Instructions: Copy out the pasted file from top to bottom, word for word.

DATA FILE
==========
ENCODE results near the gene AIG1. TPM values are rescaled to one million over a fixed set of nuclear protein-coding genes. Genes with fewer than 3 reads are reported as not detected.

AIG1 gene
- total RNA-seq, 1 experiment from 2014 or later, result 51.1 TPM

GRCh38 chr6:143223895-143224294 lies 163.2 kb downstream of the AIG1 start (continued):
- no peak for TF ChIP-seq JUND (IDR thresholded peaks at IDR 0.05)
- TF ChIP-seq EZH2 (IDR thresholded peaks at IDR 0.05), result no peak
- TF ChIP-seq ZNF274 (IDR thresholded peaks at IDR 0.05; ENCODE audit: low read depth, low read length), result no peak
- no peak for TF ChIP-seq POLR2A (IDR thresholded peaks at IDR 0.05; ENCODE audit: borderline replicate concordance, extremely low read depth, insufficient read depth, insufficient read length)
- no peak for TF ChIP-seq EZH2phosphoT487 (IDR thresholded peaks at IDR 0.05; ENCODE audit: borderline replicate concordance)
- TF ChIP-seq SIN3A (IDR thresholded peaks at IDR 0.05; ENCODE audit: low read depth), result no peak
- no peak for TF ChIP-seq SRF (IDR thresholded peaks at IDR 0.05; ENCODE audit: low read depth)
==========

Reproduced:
ENCODE results near the gene AIG1. TPM values are rescaled to one million over a fixed set of nuclear protein-coding genes. Genes with fewer than 3 reads are reported as not detected.

AIG1 gene
- total RNA-seq, 1 experiment from 2014 or later, result 51.1 TPM

GRCh38 chr6:143223895-143224294 lies 163.2 kb downstream of the AIG1 start (continued):
- no peak for TF ChIP-seq JUND (IDR thresholded peaks at IDR 0.05)
- TF ChIP-seq EZH2 (IDR thresholded peaks at IDR 0.05), result no peak
- TF ChIP-seq ZNF274 (IDR thresholded peaks at IDR 0.05; ENCODE audit: low read depth, low read length), result no peak
- no peak for TF ChIP-seq POLR2A (IDR thresholded peaks at IDR 0.05; ENCODE audit: borderline replicate concordance, extremely low read depth, insufficient read depth, insufficient read length)
- no peak for TF ChIP-seq EZH2phosphoT487 (IDR thresholded peaks at IDR 0.05; ENCODE audit: borderline replicate concordance)
- TF ChIP-seq SIN3A (IDR thresholded peaks at IDR 0.05; ENCODE audit: low read depth), result no peak
- no peak for TF ChIP-seq SRF (IDR thresholded peaks at IDR 0.05; ENCODE audit: low read depth)